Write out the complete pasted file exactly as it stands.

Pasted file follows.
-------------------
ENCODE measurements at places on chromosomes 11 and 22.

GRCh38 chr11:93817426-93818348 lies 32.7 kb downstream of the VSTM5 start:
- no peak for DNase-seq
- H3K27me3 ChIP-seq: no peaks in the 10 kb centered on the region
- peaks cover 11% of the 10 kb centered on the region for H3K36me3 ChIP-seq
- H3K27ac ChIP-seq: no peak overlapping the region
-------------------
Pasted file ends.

ENCODE measurements at places on chromosomes 11 and 22.

GRCh38 chr11:93817426-93818348 lies 32.7 kb downstream of the VSTM5 start:
- no peak for DNase-seq
- H3K27me3 ChIP-seq: no peaks in the 10 kb centered on the region
- peaks cover 11% of the 10 kb centered on the region for H3K36me3 ChIP-seq
- H3K27ac ChIP-seq: no peak overlapping the region